KBTX - Money - Headlines

Older Workers Can Weather Economic Downturn

By: Texas A&M Newswire
By: Texas A&M Newswire


COLLEGE STATION, May 21, 2008 - As the spring crop of college graduates
enters the workforce, seasoned workers can do several things to ratchet to
up their value in the job market, says a professor at Texas A&M University
who teaches and conducts research in the area of human resource management.

"On the whole, there is still a good demand for people who want to work,"
says Ryan Zimmerman, whose research has been widely published in such
publications as "Journal of Applied Psychology," "Personnel Psychology,"
"Human Resource Management" and the "International Journal of Selection and
Assessment."

"The key is to not let yourself stagnate. Keep your skills up-to-date and
network - whatever you can do to remain marketable - and above all, remain
flexible. I think it's good when a person in a position for a long time
decides to learn something new. It's good for the employee and it's good for
the organization."

Such freshening gives workers more options, such as promotion within an
existing organization or moving into a higher-paying job elsewhere, he says.

Additional jobs are opening up as the baby boomers retire, Zimmerman says,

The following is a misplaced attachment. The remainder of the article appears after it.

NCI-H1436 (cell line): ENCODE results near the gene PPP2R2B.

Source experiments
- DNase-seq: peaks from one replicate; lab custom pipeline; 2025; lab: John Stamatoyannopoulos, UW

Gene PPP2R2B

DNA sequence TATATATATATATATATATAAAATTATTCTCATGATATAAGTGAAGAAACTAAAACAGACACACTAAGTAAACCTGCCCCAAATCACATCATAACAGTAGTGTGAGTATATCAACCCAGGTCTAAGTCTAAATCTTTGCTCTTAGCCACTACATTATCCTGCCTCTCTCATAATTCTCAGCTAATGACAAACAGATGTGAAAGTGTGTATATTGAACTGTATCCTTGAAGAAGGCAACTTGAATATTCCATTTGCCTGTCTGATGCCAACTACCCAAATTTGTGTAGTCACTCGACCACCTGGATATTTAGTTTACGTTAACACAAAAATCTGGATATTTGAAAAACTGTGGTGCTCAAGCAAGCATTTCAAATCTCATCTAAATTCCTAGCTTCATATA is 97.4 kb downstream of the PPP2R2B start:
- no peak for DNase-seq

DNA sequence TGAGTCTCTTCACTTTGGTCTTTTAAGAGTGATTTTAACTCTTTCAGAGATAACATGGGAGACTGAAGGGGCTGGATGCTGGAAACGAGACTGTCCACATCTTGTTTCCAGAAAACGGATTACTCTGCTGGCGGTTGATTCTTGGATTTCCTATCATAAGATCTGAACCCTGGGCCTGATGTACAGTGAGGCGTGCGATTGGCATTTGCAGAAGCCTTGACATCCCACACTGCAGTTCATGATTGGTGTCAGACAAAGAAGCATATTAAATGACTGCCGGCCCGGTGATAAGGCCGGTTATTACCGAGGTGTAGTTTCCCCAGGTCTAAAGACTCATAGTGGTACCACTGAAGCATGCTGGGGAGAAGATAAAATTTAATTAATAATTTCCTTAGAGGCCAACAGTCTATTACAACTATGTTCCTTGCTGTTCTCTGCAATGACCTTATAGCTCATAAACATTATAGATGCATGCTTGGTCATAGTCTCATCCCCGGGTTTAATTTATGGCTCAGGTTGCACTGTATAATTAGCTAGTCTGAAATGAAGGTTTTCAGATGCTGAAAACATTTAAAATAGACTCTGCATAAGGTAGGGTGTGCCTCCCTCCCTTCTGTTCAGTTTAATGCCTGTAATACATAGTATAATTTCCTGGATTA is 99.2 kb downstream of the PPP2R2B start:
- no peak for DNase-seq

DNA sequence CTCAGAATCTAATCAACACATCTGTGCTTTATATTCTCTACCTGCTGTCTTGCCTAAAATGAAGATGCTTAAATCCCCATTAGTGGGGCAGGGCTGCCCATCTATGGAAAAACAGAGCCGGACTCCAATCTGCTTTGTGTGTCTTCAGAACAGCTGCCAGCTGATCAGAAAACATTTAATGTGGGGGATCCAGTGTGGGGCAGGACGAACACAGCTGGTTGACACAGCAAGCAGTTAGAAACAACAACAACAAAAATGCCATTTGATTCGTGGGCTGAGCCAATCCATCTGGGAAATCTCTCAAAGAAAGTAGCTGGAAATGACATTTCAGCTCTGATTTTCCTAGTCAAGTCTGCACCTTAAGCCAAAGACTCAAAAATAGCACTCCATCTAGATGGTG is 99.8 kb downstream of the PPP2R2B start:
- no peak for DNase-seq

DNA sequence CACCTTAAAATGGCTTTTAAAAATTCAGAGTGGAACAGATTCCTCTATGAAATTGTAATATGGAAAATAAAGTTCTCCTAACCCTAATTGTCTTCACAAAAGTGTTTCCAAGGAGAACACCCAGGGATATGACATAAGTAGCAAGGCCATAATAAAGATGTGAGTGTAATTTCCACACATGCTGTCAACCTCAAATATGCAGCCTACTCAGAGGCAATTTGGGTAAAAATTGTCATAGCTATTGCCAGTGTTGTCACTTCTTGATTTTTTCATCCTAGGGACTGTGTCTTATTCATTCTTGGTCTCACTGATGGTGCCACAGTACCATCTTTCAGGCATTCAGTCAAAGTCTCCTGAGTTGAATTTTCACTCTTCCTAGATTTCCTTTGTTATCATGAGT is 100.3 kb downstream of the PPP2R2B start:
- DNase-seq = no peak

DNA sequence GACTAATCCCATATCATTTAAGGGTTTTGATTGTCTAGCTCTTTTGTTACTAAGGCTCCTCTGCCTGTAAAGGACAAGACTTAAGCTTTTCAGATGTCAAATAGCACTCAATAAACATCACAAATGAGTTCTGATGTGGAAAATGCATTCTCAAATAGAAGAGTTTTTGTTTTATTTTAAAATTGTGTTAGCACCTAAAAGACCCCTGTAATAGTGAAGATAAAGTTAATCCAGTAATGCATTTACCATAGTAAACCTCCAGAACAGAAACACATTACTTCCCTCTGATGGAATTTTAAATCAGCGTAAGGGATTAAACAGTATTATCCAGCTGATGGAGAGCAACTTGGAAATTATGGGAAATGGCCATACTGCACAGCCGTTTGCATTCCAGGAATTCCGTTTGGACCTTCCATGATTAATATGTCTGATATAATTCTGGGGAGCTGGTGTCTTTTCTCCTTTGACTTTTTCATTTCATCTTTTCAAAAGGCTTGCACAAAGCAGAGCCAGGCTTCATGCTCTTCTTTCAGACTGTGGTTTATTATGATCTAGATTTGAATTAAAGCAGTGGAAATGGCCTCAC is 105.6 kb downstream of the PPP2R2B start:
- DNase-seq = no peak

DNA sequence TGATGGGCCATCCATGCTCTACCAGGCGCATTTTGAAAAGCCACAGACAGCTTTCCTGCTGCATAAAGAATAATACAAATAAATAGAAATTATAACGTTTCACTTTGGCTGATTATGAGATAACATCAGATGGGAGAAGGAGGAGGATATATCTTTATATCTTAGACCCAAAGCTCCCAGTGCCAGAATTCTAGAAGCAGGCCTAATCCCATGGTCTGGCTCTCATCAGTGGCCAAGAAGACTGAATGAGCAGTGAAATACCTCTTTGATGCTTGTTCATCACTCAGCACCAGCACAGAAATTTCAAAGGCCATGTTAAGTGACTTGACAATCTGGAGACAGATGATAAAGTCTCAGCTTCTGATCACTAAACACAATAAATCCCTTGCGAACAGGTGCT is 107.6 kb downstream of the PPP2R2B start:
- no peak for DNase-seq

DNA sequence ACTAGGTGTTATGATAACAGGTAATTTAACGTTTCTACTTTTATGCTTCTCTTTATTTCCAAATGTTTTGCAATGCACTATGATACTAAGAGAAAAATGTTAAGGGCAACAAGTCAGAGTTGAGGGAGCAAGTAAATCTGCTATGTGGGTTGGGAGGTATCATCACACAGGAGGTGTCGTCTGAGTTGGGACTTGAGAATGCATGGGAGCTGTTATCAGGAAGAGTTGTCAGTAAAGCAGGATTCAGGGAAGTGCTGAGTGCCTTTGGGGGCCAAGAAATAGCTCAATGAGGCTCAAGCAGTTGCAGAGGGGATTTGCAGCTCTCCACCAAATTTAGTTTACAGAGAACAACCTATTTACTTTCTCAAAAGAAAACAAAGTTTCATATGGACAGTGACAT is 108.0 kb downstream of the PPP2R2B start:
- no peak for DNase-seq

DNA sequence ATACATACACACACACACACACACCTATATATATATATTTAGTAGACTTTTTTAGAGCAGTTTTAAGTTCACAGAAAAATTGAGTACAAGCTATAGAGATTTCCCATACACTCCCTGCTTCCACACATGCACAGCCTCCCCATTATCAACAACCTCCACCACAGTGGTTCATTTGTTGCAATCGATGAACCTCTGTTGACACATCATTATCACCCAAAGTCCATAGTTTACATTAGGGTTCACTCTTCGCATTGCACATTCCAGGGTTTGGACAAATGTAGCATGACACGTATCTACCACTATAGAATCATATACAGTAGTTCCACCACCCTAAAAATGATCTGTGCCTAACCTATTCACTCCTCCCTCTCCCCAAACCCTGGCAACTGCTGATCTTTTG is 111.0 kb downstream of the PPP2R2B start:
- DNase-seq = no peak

and many employers prefer replacement workers who have some experience. The
pool of older employees is growing faster than the younger workers, as the
Bureau of Labor Statistics estimates between 1998 and 2015 the population of
people 55 and older will grow by 5.2 percent, while the population of people
16-54 will only grow by 1.6 percent. The number of those 65 and older is
expected to grow by 3.2 percent between 2015 and 2025, while the 16-64 age
bracket will only grow by .8 percent.

Many individuals reaching retirement age plan to stay in the workforce, as
indicated in an AARP report that states about 80 percent of baby boomers
plan on working past retirement age.

Many companies value the older workers so much, they are building in
programs and bonuses to retain retirement-age workers through their 60s and
even 70s, Zimmerman says.
"These people represent a lot of institutional knowledge and experience that
the company can't get elsewhere, and companies are finding it difficult to
capture that knowledge," he says. "I don't think the negative is in being
older, it's in being out of date with your skills - and that is fairly easy
to solve.

Familiarity with computer programs and advanced training are two areas that
are fairly easy to attain through professional organizations or community
programs.

"A lot of companies offer tuition reimbursement so not only are they paying
for your education, a lot of times they're giving you time off work to go do
it," Zimmerman says. "If you don't, you're missing out on a great
opportunity."

Zimmerman also recommends that workers of any age make an effort to network,
both with others in their own field and people outside their immediate
circle.

Fear of change is a big constraint for older workers, but Zimmerman says
change can be invigorating. He recommends that older workers take an
interest inventory to see what other job avenues exist. "That way you can
kind of shop around for what else you'd like to do in case you do go through
a down-sizing or lay-off," he says. "A little time spent on self-examination
can turn into a whole new career, with a whole new set of rewards."


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